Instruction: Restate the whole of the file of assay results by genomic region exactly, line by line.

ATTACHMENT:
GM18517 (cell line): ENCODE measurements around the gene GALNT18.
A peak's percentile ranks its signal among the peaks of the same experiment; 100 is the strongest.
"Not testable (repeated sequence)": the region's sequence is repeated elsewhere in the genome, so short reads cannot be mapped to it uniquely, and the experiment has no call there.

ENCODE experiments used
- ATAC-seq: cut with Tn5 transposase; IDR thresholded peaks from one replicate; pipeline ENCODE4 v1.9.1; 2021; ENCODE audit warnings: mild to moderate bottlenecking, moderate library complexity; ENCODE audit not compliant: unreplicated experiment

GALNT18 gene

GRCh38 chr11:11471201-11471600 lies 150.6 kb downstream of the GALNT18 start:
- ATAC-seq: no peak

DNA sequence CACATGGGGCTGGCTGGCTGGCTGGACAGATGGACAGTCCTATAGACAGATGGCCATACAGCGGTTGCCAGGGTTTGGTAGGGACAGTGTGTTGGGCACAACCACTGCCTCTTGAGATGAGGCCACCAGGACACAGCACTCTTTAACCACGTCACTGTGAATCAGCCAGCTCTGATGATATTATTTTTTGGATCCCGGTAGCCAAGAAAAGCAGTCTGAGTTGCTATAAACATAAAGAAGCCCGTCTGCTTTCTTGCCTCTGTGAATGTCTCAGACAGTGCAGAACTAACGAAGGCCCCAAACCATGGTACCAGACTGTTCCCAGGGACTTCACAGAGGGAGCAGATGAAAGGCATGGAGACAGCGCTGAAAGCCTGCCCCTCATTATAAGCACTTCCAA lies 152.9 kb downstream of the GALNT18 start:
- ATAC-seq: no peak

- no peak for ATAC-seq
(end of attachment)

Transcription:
GM18517 (cell line): ENCODE measurements around the gene GALNT18.
A peak's percentile ranks its signal among the peaks of the same experiment; 100 is the strongest.
"Not testable (repeated sequence)": the region's sequence is repeated elsewhere in the genome, so short reads cannot be mapped to it uniquely, and the experiment has no call there.

ENCODE experiments used
- ATAC-seq: cut with Tn5 transposase; IDR thresholded peaks from one replicate; pipeline ENCODE4 v1.9.1; 2021; ENCODE audit warnings: mild to moderate bottlenecking, moderate library complexity; ENCODE audit not compliant: unreplicated experiment

GALNT18 gene

GRCh38 chr11:11471201-11471600 lies 150.6 kb downstream of the GALNT18 start:
- ATAC-seq: no peak

DNA sequence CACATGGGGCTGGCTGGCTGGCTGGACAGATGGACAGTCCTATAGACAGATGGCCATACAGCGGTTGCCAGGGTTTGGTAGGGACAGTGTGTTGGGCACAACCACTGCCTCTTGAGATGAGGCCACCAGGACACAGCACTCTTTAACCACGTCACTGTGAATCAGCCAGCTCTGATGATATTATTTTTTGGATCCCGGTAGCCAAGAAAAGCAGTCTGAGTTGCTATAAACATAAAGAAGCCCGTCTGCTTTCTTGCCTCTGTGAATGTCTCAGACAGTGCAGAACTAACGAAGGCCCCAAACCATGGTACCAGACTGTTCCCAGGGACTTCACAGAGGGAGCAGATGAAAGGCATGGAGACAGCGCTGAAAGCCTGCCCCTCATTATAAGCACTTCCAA lies 152.9 kb downstream of the GALNT18 start:
- ATAC-seq: no peak

- no peak for ATAC-seq